On Friday, the share price of Israeli cybersecurity company SentinelOne (NYSE: S) rose 6.58% to $69.04, giving it a market cap of $17.7 billion. Last week SentinelOne leapfrogged veteran Israeli cybersecurity company Check Point Software Technologies Ltd. (Nasdaq: CHKP), which has a market cap of $16.5 billion, to become Israel's most valuable cybersecurity company, and overall Israel's second most valuable company.
Only veteran Israeli software solutions company NICE Systems Ltd. (Nasdaq: NICE; TASE:NICE), with a market cap of $18.633 billion is worth more and last week SentinelOne also exceeded work operating systems company monday.com (Nasdaq: MNDY) in value. monday.com, which like SentineOne held its IPO only a few months ago, currently has a market cap of $16.605 billion.
SentinelOne's rise in value has been meteoric. In February 2020, seven years after it was founded, Israeli cybersecurity company SentinelOne (NYSE:S) became a unicorn when it completed a financing round at a valuation of more than $1 billion. In November 2020, another financing round pushed its valuation up to more than $3 billion and in triple in value again for its IPO on Wall Street at the end of June at a company valuation of $9 billion. And in less than three months the company's market cap has almost doubled.
SentinelOne develops and markets an AI-based platform for securing end-points. It was founded in 2013 by two friends from Petah Tikva - CEO Tomer Weingarten and Almog Cohen, who no longer holds a position at the company.
But among all these facts and figures, the most notable for SentinelOne was overtaking Check Point in value. Check Point is a huge company in Israeli terms and was founded 20 years ago, long before SentinelOne. But SentinelOne is buoyed by the prevalent trend on Wall Street where investors very much value high growth tech companies and expectations of continued fast growth, even at the expense of profitability.
Weingarten related to this trend when speaking to "Globes" shortly after the IPO. "Like every company in our lifecycle, profitability is not something that is expected or goes hand in hand with very significant growth.
"Expenditure is a conscious decision that we control, and we know how much we are investing and what we get for it. It's a kind of gear that can be shifted up or down. Of course, the long-term aim is unequivocally to become a profitable company but there are some stops on the way."
Negative cash flow of $32.6 million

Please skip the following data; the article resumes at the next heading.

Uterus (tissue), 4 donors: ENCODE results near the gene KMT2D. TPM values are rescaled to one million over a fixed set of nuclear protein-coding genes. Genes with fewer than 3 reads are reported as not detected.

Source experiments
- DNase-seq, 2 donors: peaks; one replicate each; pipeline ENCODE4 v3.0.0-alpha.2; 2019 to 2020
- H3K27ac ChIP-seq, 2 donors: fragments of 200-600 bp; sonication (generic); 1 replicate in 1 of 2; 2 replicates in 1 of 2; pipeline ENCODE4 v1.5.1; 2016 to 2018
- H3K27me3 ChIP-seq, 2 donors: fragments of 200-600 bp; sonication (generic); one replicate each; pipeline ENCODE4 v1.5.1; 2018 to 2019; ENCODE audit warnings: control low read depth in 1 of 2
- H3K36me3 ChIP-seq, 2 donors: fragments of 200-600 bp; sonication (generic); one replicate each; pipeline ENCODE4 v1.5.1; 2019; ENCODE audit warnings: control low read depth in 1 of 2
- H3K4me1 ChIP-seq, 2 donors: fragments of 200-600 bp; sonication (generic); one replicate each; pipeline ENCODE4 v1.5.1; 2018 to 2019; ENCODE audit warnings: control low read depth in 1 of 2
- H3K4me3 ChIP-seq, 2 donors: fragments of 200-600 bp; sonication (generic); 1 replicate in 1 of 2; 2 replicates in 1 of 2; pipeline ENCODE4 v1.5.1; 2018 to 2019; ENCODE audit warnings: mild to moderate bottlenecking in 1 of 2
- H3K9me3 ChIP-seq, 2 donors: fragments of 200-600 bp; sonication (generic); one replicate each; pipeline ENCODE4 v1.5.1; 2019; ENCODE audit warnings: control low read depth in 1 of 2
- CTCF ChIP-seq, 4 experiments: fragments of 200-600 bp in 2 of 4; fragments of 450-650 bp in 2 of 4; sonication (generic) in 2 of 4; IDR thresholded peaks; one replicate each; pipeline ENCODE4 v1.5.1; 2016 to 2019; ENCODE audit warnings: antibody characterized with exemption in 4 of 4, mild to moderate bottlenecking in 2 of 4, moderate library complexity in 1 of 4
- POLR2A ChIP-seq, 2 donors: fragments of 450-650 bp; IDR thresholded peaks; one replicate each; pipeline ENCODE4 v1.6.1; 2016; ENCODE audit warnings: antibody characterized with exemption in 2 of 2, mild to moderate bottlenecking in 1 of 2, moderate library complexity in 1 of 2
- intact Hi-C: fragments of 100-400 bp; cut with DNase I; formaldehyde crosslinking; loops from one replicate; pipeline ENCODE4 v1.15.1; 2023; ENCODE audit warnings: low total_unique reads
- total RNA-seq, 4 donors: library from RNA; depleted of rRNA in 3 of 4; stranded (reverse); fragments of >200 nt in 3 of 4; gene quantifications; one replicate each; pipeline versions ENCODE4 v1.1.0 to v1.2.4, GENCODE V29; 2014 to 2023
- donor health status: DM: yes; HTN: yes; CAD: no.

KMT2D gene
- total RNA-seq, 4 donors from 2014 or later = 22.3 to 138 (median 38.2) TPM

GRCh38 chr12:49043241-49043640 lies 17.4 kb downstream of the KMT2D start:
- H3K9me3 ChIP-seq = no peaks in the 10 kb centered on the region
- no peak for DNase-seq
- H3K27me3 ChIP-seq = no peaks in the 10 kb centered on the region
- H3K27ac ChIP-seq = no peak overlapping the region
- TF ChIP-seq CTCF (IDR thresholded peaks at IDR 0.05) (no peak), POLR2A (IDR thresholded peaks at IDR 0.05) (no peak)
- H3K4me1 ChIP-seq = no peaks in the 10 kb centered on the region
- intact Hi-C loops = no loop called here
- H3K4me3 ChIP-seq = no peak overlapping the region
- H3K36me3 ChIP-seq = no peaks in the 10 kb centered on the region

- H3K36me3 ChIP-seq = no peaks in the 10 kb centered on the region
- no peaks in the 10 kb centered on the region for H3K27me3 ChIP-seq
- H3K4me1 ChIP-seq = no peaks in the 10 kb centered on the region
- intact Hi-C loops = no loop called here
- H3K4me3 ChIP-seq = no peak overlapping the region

SentineOne has yet to publish its financial results for the second quarter - they will be announced on Wednesday but its results for 2020 and the first quarter of 2021 showed that the company was growing fast but was far from profitability. In 2020, revenue grew 100% to $93.1 million and in the first quarter of 2021 revenue was $37.4 million, up 108% from the corresponding quarter of 2020.
Alongside growing revenue, expenses have also risen significantly. In the first quarter of 2021, more than doubling to $80.7 million from the corresponding quarter of 2020. Accordingly net loss grew to $62.6 million in the first quarter of 2021, compared with $26.6 million in the first quarter of 2020 - net loss in 2020 was $118 million. There was negative cash flow of $30.8 million in the first quarter of 2021 and free cash was a negative $32.6 million.
In complete contrast, Check Point reports single-digit but consistent growth (some investors see this as disappointing), profitability and positive cash flow.
In the second quarter of 2021, Check Point reported $526 million revenue, up 4.1% from the corresponding quarter of 2020, GAAP net profit of $186 million and non-GAAP net profit of $217 million. Cash flow ion the second quarter was $264 million and at the end of the quarter Check Point had $4 billion in cash, almost 25% of its market cap.
Check Point is using all this money to buy back its own shares and occasionally makes an acquisition, such as last week when it bought Israeli email security solutions company Avanan for an estimated $270-280 million.
It seems that in the eyes of investors, stable and profitable Check Point vis perceived as 'boring' while the big money is poured into companies seen as exciting, even though they are burning through a lot of money.
While Check Point might be worth less than SentinelOne, Check Point's CEO has shares in the company worth $3.67 billion while SentinelOne's CEO Tomer Weingarten 'only' has shares worth $583 million.
Published by Globes, Israel business news - en.globes.co.il - on September 5, 2021
Copyright of Globes Publisher Itonut (1983) Ltd. 2021